SD8010 : Flying Scotsman at Bury - January 2016

taken 4 years ago, near to Fishpool, Bury, Great Britain

Flying Scotsman at Bury - January 2016
Flying Scotsman at Bury - January 2016
Britain’s (and probably the World’s) most famous locomotive, the LNER Class A3 Pacific steam locomotive No. 4472/60103 Flying Scotsman was built in 1923 for the London and North Eastern Railway (LNER) at Doncaster Works to a design of HN Gresley. It was employed on long-distance express trains on the LNER and its successors, British Railways Eastern and North-Eastern Regions, notably on the London to Edinburgh Flying Scotsman train service after which it was named.

The locomotive become the first steam locomotive to be officially authenticated at reaching 100 miles per hour in November 1934 and set a record for the longest non-stop run by a steam locomotive when it ran 422 miles in August 1989 while in Australia. It was retired from regular service in 1963.

During the test running in January 2016 following its restoration, the locomotive was presented in its wartime black livery.

See other images of 60103 The Flying Scotsman
Flying Scotsman Return to Steam 2016
January 2016 saw the famous steam locomotive Flying Scotsman returned to the tracks for its first public appearances in steam for more than a decade.

The locomotive made its first test runs on 8th January 2016 following a £4.2m restoration project. One of the world’s most iconic railway locomotives, the Scotsman has been restored for York’s National Railway Museum (NRM) in a shed in Bury by specialist Bury-based engineering firm Riley & Son Ltd (LinkExternal link Manchester Evening News photos of the restoration). The Scotsman made a number of runs under full steam between the East Lancashire Railway stations in Bury and Heywood ahead of two full weekend of events on the East Lancashire Railway LinkExternal link (Scotsman in Steam).

The locomotive was in its wartime livery of black, rather than its famous green. After the test runs and Scotsman in Steam weekends, Flying Scotsman is scheduled to return to the Bury workshop where it was restored to be transformed by Blackburn-based firm Heritage Painting into its famous British Rail green livery ahead of a full mainline run between Manchester and Carlisle later in January and a “welcome home event” at the National Railway Museum in York in late February. The locomotive’s return to the NRM will then kick off the ‘Scotsman season’ during its birthday month - the engine was built at Doncaster and completed in February 1923.

Postscript: The Flying Scotsman returned to the East Lancashire Railway (wearing its Brunswick green livery) in October when it operated the Bury to Rawtenstall service for four days between Thursday 13th and Sunday 16th October.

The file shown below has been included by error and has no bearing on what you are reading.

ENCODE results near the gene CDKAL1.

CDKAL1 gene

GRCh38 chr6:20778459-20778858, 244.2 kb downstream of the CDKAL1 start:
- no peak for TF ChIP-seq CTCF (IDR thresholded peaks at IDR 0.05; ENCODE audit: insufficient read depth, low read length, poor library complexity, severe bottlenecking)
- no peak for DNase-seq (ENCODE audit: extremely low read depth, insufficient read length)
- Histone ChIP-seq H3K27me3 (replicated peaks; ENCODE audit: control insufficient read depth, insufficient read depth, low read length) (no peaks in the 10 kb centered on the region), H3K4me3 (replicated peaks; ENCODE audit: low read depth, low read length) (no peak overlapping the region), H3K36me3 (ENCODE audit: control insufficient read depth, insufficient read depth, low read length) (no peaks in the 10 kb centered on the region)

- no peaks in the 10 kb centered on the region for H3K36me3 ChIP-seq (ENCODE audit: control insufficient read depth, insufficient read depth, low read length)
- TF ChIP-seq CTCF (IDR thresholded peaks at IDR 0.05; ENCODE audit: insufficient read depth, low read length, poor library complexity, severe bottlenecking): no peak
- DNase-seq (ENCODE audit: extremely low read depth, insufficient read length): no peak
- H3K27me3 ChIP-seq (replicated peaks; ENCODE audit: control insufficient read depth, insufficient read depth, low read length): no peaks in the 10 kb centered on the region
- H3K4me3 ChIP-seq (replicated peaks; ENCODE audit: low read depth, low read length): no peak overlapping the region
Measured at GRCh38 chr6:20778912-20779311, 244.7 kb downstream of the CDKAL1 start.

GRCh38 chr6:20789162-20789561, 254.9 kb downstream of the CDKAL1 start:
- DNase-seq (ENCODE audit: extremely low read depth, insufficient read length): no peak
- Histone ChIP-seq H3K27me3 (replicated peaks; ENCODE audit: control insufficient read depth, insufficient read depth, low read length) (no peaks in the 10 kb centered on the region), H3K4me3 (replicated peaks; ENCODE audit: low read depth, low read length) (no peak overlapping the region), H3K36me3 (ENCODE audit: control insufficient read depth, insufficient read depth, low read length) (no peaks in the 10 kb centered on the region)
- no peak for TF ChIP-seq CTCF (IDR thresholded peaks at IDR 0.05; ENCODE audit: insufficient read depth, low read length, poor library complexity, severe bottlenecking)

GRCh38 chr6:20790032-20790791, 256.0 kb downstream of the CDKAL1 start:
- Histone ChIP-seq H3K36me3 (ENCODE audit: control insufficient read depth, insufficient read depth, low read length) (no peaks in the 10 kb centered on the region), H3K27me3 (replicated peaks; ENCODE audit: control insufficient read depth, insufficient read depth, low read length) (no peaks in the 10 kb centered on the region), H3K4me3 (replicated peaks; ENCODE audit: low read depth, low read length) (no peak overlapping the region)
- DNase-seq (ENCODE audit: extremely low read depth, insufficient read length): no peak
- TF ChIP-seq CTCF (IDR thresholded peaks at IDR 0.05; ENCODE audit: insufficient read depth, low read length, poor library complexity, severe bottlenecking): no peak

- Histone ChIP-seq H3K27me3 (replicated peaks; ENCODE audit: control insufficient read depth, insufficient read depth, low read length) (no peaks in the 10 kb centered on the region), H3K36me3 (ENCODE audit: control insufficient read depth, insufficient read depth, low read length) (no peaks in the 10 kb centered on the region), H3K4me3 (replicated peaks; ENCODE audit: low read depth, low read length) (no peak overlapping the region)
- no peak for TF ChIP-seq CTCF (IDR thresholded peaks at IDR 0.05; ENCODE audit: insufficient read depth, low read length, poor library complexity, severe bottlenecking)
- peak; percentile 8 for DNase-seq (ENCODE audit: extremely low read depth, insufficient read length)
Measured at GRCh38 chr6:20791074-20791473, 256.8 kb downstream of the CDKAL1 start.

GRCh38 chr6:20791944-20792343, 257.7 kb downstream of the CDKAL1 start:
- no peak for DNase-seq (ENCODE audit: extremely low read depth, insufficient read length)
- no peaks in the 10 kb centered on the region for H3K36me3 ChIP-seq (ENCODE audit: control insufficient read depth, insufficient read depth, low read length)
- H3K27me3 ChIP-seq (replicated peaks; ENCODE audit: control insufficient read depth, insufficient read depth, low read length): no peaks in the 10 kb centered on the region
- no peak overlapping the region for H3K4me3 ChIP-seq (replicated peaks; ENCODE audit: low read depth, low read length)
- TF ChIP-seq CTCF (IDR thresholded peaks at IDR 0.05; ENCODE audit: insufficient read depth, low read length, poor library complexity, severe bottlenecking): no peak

Flying Scotsman 2016 Programme LinkExternal link National Railway Museum
The East Lancashire Railway (ELR)
The East Lancashire Railway (ELR) is a heritage railway based in Bury. It is currently (as at October 2019) operating between Rawtenstall and Heywood, with intermediate stations at Bury Bolton Street, Burrs Country Park, Summerseat, Ramsbottom and Irwell Vale, respectively.

The original East Lancashire Railway LinkExternal link opened in 1844, beginning as a railway from Clifton via Bury to Rawtenstall. It was later amalgamated with the Lancashire and Yorkshire Railway. Parts of the network remain in use today, and the section of the original line between Bury and Rawtenstall is now operated by the heritage railway.

After formal closure by British Rail in 1982, the line between Bury and Ramsbottom, via Summerseat was reopened on 25 July 1987 as a new heritage railway. In 1991 the service was extended northwards from Ramsbottom to reach Rawtenstall, via Irwell Vale and in 2003 an eastbound extension from Bury to Heywood was re-opened. To reach Heywood the extension had to cross over the Metrolink line to Bury, at the site of the former Bury Knowsley Street station. This necessitated the construction of a new intersection bridge, with steeply graded approaches of 1 in 36 and 1 in 41 nicknamed 'The Ski Jump'. The heritage line is now just over 12 miles long, and has a mainline connection with the national railway network at Castleton, just beyond Heywood. The ELR plans to extend the running line further into Castleton in the future, to where a new (and separate) platform named "Castleton Village" will be constructed adjacent to the main station itself (LinkExternal link Manchester Evening News).

The railway is run by volunteer members from the East Lancashire Railway Preservation Society (ELRPS). The railway is well known for its collection of diesel locomotives which reside on the railway, along with over 140 carriages, wagons and utility vehicles. It is open every weekend of the year and holds a number of themed events and galas throughout the year which include steam and diesel events amongst others, and also offers driver experience courses.

LinkExternal link East Lancashire Railway Website
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SD8010, 1486 images   (more nearby )
Photographer
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Date Taken
Friday, 8 January, 2016   (more nearby)
Submitted
Friday, 8 January, 2016
Geographical Context
Historic sites and artefacts  City, Town centre  Railways 
Image Buckets ?
Transport 
Camera (from Tags)
Panasonic DMC-G7 
Subject Location
OSGB36: geotagged! SD 801 106 [100m precision]
WGS84: 53:35.5013N 2:18.0817W
Camera Location
OSGB36: geotagged! SD 801 106
View Direction
West-southwest (about 247 degrees)
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